Are you ready, willing to BLOOM?
With Spring in full BLOOM, the metaphor of blooming takes on a whole new level of appreciation and application. In the Spring, we enjoy the fruits of our Fall labor of harvesting and cultivating AND the introspection and rest of Winter. Seeing sprouts of green break through the wet, damp soil and colorful bursts open to the sun, reminds us that life is a circle, a circle of energy, a process of recycling and rebirthing. Blooming and Spring as metaphors for rebirth are analogies for understanding identity development, the discovery of our independent sense of self. The yoga practice is the fertile soil in which we learn to be our true self. It’s less about becoming someone new and more about remembering and re-learning how to be the fullest, best expression of our authentic self. Yoga is the practice of union. It could be said, yoga is the practice of human being rather than a human doing. The practices of asana, pranayama and meditation serve as the strategies for cultivating union within, in relationship and with the world as a whole. Western psychology defines identity development as the defining challenge of adolescence. Yoga philosophy expands this “phase” as the entirety of life. I tend to side with the life-long process. 😊 I don’t know about you, but I’m not done becoming. What Spring means for us at Life’sWork Yoga is an opportunity to #BeginAgain. Specifically, offering a fresh start to Yoga as a strategy for living well. YOGA LIVING is just that, a guided program to build (1) disciple for daily practice, (2) confidence in knowing how to adapt and tweak, and (3) connection with others who have committed to living more mindfully in alignment with yoga principles. Judith Hanson Lasater (author of Living Your Yoga) defines the practice of yoga as a three staged journey of (1) accepting personal responsibility, (2) engaging in communal relationships and finally (3) uniting into the oneness of the whole world. Sounds like identity development, to me! 😊 Although not separate and distinct, these three stages help mitigate the evolving practice of blooming as evidence of the independence necessary to cultivate appreciation and responsibility in order to accept the interdependence as a choice of union.
Philosophy of Blooming
I like the idea of blooming as the corresponding action of hope. It prompts me of remember Anais Nin:
“Then the day came when the risk to remain tight in a bud was more painful than the risk it took to blossom.”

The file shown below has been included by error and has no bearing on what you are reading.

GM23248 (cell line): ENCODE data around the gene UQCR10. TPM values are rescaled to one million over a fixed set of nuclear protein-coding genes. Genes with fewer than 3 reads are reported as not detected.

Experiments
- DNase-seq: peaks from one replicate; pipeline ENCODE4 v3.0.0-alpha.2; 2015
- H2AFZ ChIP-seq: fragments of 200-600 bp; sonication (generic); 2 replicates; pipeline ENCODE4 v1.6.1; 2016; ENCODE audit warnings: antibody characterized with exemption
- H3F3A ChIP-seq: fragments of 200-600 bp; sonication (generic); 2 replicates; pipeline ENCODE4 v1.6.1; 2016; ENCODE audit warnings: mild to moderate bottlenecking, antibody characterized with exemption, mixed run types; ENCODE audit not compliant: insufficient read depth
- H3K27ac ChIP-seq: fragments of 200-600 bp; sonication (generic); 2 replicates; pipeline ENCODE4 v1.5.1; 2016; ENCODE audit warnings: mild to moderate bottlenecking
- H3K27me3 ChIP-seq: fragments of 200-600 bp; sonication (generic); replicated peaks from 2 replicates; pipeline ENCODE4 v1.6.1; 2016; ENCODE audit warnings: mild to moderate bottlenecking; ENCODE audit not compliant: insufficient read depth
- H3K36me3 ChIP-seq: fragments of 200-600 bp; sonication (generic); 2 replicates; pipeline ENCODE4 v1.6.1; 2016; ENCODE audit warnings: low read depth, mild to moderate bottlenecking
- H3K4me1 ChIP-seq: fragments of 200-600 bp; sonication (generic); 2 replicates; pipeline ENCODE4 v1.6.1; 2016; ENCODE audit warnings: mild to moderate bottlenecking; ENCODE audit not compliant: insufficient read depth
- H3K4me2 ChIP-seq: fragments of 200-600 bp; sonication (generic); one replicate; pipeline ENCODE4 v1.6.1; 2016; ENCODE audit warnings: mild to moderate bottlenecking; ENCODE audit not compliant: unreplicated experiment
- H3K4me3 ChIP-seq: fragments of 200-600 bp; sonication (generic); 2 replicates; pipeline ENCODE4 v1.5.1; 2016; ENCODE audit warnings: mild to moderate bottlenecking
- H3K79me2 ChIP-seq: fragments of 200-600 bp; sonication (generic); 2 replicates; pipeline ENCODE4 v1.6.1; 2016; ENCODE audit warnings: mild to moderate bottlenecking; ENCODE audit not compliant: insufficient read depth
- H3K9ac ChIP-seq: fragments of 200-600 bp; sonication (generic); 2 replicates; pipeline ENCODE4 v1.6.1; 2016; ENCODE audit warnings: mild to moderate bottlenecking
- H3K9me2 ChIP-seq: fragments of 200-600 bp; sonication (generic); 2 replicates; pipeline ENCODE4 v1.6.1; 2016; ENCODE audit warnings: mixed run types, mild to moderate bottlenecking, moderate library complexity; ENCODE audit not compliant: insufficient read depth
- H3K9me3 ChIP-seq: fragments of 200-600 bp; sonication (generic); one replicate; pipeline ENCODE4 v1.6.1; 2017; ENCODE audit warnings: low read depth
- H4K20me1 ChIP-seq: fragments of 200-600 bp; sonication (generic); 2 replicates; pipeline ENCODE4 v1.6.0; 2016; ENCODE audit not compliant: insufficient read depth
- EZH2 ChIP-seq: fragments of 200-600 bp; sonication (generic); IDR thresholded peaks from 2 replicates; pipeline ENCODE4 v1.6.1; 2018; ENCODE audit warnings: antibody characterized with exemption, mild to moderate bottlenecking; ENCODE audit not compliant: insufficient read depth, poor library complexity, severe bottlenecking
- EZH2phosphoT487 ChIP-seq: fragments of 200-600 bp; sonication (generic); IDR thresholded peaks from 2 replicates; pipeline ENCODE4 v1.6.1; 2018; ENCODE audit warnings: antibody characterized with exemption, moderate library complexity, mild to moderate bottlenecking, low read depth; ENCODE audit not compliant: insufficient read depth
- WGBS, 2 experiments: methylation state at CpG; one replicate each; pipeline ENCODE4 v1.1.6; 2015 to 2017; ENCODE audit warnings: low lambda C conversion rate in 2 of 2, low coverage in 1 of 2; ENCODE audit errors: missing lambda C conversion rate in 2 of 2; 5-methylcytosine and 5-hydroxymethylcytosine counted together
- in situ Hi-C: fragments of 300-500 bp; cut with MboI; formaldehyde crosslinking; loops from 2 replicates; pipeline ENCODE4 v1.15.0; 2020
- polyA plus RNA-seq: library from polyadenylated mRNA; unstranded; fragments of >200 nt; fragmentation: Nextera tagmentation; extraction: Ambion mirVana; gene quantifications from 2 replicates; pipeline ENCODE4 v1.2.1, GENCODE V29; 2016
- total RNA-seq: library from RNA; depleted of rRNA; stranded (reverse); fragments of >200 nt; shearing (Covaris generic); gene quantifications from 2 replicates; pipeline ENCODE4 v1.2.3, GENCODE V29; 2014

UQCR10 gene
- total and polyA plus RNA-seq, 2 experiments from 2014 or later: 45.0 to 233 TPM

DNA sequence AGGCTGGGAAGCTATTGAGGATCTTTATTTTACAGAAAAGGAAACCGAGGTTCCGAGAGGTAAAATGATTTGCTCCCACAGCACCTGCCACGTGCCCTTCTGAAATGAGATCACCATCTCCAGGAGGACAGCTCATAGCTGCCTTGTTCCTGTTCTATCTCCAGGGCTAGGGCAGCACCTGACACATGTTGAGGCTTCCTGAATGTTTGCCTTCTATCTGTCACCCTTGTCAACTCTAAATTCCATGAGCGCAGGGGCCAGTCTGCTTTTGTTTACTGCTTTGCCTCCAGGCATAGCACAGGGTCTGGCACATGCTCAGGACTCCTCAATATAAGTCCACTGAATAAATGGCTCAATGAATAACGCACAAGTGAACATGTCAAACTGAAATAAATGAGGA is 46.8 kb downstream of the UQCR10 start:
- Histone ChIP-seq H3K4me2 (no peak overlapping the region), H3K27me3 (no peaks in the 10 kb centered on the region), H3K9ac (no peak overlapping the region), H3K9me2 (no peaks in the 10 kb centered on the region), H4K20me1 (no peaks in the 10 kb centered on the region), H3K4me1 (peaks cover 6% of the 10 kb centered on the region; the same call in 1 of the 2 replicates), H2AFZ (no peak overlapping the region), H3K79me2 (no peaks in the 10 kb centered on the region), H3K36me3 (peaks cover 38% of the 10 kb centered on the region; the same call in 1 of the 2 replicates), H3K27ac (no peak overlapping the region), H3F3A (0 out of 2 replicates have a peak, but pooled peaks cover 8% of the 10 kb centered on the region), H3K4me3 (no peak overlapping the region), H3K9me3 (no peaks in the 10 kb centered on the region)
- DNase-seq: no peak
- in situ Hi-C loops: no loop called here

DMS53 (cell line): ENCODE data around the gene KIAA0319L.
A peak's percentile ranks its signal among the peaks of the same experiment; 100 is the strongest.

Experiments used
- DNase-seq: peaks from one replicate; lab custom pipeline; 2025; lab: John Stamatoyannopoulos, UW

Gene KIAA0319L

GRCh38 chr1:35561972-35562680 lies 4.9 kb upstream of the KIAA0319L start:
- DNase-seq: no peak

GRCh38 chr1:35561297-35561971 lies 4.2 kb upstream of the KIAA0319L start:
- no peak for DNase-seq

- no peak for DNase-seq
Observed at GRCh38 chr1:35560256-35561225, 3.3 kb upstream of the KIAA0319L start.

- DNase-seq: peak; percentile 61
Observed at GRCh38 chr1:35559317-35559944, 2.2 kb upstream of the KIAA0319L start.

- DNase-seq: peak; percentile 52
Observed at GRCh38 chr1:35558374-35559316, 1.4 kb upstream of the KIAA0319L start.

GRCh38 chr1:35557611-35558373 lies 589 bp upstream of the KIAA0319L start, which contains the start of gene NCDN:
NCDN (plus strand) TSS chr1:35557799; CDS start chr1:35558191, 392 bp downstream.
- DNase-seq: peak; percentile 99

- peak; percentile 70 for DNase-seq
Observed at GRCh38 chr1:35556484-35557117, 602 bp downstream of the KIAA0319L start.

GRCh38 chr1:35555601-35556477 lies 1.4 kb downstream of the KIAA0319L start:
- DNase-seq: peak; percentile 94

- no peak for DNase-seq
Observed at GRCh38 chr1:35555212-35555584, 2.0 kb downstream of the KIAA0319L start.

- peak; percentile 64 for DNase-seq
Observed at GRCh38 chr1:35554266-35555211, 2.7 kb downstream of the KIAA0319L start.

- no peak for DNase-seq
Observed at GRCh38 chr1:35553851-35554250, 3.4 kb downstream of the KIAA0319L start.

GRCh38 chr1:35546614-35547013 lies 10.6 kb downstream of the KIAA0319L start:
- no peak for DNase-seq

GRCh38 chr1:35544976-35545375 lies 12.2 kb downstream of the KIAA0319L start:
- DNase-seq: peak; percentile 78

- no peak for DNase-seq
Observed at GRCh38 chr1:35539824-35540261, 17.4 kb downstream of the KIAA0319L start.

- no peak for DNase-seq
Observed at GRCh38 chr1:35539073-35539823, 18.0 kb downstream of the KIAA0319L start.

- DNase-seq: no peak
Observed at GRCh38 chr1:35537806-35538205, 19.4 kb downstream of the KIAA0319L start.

Two Yoga philosophies come to mind in exploring this metaphor of BLOOMING and the concept of living well and becoming our best selves. Patanjalis’ Sutras and the Vedic concept of Abinevesa. Pantali offers insight on HOW to live and Abinevesa addressed the challenge of dying and letting go. Both offer insight into one’s identity development. Let’s explore these philosophies. Patanjali’s Yoga Sutras describe kleshas as impediments to spiritual growth. Yogic practices, such as meditation and pranayama breathing exercises, provide methods to overcome abhinivesha. The ethical principles of Yamas and Niyams provide practical application for living the principles of yoga. The Vedic (pre-yoga folks) teaching offers a framework for suffering, defining five causes (klesas or kleshas) or kinds of hinderance or obstacle to inner peace, bliss, samadhi. Or as I define it, obstacles to living intimately with inspiration. These five Kleshas, or mental mind states of suffering include:
- Avidya – ignorance;
- Asmitaa – to regard the soul and the mind as one and the same thing;
- Raaga – attachment, the love of pleasure;
- Dvesha – aversion or avoidance of the unfavored;
- Abhinivesha – the fear of death.
Abhinivesha is a Sanskrit word meaning “will to live,” referring to the fear of death, the death of self, AND the incorrect perception of the true self as defined by the temporary physical body or Earthly world. As one of the kleshas, abhinivesha blocks enlightenment and liberation. The closest Western concept to this notion of Abinevesa is Ego, and in the extreme, Narcissism. When the individual identity of “me” becomes DOMINANT over the communal identity of “we”, the union of life starts to deteriorate. All of us experience moments of strong identity declaration. In fact, it’s healthy and necessary to establishing clear boundaries and even make decisions about, well, everything. Most of us oscillate between moments of wanting to be seen in our individuality and wanting to belong to a community or group. This is NORMAL and HEALTHY. It’s when we lose the perspective that these two identities actually co-exist and are NOT contrary to one another that we lose our way. I like Judith Hanson Lasater’s three tiered approach to yoga… we can start with one level and move the next, or explore one value across the three layers to build our capacity for living yoga in our every day tasks.
Practice of Letting Go